By Steve Brawner
© 2016 by Steve Brawner Communications, Inc.
Many Arkansans are unhappy with both Donald Trump and Hillary Clinton as their choices, and so are some Arkansas lawmakers. But how many are willing to say they don’t support their own party’s nominee? So far, at least one.
Rep. David Meeks, R-Greenbrier, says he is “99.9 percent sure” he won’t vote for Trump and definitely won’t vote for Clinton.
Meeks, who last year adopted three boys under age four, says he is “a Christian first, a conservative second, and a Republican third.” He says Trump is unfit to be president, even dangerous.
“It’s more about the bullying, the intimidating, the fact that he just doesn’t seem to understand diplomacy, doesn’t seem to be humble,” he said.
Won’t his voting for someone else help Clinton because it’s one less vote for Trump? Meeks doesn’t see it that way. Trump will win Arkansas regardless, he said.
One other legislator has declared his opposition to both Trump and Clinton – the Legislature’s only independent, Rep. Nate Bell of Mena. Bell was elected as a Republican six years ago but left the party last year and isn’t running for re-election.
The outspoken Bell has very publicly opposed Trump for a long time. He says Trump promotes bigotry and “a version of nationalistic populism that is eerily reminiscent of virtually every dictator in the history of the world.”
Trump, of course, is the Republican nominee, and so therefore most Republican lawmakers will support him. Regardless of their feelings toward him, they oppose Clinton.
But Bell said few lawmakers with whom he’s spoken enthusiastically support Trump. Those particular lawmakers don’t want to offend Trump supporters, so they’re making a political calculation. They expect him to win Arkansas but lose the election, and they’re trying to remain viable.
“When he loses, someone’s going to get blamed, and typically that blame’s not going to be placed on Hillary,” he said. “The blame’s going to be placed on Republicans who didn’t support Trump sufficiently to help him win.”
Bell said he probably would keep his views much more to himself were he running for re-election in his pro-Trump district. Similarly, Meeks said it’s easier for him to stand on principle because he doesn’t have an opponent in the fall.
“Arkansas is going Trump, and it’s just not a battle that you really want to face or you really want to deal with,” he said of his fellow lawmakers.
Meeks will be considering the alternatives who have qualified or have submitted signatures to qualify for the state’s ballot, among them Gary Johnson, the Libertarian Party candidate; Darrell Castle of the Constitution Party; or a new organization, Better for America, that was started by John Kingston, a conservative donor and Mitt Romney ally. It hasn’t selected a candidate yet.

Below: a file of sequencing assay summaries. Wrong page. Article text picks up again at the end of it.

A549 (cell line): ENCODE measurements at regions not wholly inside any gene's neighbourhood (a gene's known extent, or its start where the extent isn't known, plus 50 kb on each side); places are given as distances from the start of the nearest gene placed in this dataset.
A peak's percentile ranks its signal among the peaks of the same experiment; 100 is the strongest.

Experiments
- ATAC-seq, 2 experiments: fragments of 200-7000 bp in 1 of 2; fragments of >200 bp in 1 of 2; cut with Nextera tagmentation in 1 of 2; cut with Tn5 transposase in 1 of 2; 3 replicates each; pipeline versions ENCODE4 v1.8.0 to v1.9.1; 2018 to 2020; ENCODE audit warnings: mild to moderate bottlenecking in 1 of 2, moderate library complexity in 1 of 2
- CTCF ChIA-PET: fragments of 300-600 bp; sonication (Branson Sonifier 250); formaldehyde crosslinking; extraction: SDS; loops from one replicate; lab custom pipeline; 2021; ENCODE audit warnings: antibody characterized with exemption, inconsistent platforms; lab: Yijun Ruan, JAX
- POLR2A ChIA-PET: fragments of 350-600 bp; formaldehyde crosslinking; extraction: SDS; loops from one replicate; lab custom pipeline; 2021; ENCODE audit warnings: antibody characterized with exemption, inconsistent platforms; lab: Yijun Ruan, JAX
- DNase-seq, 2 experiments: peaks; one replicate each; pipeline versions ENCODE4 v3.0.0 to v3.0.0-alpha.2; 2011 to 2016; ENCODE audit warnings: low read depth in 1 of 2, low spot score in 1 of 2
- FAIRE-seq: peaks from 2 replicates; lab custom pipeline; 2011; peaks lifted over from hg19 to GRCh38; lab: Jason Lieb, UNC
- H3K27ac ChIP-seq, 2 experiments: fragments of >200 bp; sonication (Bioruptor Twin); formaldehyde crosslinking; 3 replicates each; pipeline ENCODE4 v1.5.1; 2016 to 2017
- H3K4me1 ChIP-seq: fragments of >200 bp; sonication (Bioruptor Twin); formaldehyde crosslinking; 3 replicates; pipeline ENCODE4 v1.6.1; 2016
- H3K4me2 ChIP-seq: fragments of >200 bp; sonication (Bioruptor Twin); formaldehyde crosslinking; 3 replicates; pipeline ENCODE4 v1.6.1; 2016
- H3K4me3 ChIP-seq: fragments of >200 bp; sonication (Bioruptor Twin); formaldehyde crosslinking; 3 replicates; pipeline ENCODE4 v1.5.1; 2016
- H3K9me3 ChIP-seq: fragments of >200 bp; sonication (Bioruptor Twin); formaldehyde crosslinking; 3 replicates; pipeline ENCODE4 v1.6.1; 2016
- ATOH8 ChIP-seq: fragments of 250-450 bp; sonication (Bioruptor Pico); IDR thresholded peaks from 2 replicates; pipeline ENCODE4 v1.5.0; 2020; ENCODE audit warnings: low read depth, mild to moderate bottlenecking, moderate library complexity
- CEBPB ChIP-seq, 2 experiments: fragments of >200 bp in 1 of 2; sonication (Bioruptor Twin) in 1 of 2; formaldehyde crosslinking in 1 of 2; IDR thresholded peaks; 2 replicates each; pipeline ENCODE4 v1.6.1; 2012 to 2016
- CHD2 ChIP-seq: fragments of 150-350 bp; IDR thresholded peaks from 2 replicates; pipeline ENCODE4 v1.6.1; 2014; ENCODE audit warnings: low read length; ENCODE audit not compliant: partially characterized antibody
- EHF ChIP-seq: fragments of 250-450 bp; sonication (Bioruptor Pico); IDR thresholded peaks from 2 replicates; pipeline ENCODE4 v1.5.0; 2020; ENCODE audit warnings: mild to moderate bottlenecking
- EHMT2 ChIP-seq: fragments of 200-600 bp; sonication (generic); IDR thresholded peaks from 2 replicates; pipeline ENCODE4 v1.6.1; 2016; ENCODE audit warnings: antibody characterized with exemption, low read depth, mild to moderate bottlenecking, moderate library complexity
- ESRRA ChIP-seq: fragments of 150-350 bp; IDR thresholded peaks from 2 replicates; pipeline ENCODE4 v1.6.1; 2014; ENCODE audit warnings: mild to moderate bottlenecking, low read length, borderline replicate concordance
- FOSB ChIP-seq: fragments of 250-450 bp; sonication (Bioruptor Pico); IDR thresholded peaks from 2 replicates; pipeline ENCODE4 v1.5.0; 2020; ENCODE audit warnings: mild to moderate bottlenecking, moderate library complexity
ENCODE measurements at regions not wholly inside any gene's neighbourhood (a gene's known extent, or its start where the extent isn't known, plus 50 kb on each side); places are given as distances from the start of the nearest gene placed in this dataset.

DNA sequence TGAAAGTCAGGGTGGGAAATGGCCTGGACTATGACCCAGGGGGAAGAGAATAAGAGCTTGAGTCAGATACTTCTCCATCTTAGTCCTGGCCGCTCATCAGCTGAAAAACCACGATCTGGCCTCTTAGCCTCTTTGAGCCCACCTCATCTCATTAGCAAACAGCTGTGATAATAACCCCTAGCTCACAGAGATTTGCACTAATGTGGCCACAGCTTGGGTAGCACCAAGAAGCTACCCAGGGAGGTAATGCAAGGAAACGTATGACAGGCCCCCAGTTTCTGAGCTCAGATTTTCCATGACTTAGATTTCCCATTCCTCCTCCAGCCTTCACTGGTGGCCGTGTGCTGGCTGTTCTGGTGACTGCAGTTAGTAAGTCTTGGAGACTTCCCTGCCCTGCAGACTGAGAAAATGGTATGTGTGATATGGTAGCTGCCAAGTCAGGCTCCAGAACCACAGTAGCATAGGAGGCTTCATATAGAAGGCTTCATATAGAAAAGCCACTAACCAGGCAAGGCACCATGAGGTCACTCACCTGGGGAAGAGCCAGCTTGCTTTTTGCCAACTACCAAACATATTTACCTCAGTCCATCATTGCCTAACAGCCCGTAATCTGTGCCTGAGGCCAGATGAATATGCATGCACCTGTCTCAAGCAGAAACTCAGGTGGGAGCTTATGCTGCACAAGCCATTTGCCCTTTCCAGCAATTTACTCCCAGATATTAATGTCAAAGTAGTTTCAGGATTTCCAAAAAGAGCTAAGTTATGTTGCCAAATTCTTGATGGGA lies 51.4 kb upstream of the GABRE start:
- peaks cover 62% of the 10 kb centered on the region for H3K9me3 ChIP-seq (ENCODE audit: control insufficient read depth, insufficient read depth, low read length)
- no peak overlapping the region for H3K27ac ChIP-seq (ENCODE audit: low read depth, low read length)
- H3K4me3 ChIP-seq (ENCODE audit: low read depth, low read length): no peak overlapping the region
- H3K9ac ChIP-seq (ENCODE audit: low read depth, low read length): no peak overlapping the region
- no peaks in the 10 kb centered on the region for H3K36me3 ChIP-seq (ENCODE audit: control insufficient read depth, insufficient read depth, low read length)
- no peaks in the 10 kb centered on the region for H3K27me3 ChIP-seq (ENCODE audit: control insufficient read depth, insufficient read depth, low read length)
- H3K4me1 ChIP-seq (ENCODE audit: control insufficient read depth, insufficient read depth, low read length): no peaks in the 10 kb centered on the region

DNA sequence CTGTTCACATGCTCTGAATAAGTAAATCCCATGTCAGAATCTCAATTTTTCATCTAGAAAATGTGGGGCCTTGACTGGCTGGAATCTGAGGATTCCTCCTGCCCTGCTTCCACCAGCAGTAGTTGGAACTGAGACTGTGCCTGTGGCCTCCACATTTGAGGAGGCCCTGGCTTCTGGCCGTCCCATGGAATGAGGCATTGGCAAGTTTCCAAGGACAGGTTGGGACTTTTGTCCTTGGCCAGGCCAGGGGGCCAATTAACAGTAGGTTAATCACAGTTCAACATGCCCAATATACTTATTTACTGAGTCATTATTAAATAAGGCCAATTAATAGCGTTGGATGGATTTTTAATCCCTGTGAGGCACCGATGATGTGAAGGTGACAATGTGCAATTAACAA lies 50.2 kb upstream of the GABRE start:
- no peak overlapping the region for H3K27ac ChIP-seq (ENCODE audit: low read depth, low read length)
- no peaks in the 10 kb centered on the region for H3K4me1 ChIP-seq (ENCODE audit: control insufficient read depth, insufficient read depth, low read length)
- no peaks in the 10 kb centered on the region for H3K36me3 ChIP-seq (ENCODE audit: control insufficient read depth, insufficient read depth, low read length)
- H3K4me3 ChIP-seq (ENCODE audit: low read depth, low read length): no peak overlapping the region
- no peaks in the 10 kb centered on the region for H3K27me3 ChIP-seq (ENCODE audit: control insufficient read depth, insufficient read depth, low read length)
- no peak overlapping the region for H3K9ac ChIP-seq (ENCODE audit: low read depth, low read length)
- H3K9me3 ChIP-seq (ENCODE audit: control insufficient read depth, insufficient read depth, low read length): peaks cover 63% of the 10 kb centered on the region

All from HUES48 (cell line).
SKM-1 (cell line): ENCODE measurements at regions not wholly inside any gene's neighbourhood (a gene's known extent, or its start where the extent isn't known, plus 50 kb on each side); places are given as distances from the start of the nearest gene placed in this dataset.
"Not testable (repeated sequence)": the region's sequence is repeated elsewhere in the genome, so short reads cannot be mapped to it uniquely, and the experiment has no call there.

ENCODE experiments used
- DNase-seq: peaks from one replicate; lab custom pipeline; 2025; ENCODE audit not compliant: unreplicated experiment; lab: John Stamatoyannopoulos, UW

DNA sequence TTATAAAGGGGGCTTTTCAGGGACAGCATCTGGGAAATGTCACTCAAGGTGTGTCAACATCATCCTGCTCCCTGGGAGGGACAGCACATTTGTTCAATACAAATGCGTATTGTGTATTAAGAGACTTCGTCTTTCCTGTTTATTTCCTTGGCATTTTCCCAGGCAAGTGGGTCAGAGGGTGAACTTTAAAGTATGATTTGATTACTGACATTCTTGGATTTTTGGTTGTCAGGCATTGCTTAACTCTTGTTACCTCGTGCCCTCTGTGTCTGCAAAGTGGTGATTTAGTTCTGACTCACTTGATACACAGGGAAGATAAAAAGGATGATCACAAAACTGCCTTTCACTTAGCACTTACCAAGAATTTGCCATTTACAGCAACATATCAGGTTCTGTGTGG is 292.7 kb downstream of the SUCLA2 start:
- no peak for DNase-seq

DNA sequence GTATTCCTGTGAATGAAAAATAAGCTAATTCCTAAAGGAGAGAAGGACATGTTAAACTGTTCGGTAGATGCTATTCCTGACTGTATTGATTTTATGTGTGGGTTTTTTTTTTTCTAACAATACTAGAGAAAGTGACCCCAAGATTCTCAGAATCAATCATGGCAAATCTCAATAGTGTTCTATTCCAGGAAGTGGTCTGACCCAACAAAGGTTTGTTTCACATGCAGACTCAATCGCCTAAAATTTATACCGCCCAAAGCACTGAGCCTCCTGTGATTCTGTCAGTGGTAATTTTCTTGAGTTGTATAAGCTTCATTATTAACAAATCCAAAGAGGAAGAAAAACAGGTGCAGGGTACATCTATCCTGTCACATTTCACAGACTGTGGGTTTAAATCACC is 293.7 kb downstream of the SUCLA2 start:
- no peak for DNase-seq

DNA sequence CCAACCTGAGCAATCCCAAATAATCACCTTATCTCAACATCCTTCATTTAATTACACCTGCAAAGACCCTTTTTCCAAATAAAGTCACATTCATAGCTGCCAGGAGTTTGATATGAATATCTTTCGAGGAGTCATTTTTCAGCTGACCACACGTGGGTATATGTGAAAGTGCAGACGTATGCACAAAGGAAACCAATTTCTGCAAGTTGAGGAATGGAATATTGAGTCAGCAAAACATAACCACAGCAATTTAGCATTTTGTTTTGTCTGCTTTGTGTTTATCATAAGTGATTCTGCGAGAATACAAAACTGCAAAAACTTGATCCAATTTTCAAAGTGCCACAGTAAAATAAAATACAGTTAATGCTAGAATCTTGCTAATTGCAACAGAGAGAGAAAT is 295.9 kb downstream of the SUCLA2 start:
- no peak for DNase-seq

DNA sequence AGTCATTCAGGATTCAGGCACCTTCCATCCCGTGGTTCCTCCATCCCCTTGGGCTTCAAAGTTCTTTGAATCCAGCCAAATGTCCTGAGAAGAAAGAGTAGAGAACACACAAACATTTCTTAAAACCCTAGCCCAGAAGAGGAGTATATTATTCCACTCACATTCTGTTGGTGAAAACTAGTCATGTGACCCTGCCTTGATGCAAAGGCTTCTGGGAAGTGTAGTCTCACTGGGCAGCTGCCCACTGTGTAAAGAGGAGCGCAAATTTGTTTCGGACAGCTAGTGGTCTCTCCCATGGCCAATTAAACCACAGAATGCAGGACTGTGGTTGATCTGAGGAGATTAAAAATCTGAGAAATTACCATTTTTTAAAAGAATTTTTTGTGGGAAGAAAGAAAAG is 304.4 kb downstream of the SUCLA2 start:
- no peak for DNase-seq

Like Meeks, Bell is surveying his options but will probably vote for Johnson. He’s imagined the various scenarios where someone besides Trump or Clinton is elected. Remember, the president is elected by the Electoral College, not the popular vote. The map favors Clinton, so the key for a third party candidate is to keep her from winning 270 electoral votes. Johnson would have to win New Mexico, where he was a Republican governor, and a few other states, including Utah, which normally votes Republican but where Trump isn’t popular. A poll by utahpolicy.com found Johnson’s support in that state rising to 16 percent.
So it’s at least imaginable that Johnson wins enough states that no candidate wins the required 270 votes. Under the Constitution’s 12th Amendment, the next president then would be selected by the House of Representatives, with each state having one vote. In that scenario, maybe some kind of coalition develops and the House picks Johnson. Meeks imagines a similar possibility, with the Senate picking a Democrat as vice president to balance the ticket.
The other possibility is that a politician with a national stature – Ohio Gov. John Kasich or Romney – runs under the Better for America banner, Bell said. Ohio has 18 electoral votes and is a critical swing state.
These scenarios are highly unlikely but possible. In 1824, Andrew Jackson won the popular vote but didn’t win a majority of electors, and the House chose John Quincy Adams.
Of course, what probably will happen is either Clinton or Trump wins more than 270 votes. More likely it will be Clinton, while Trump wins Arkansas while supported – enthusiastically or not – by almost all of the state’s Republican elected officials.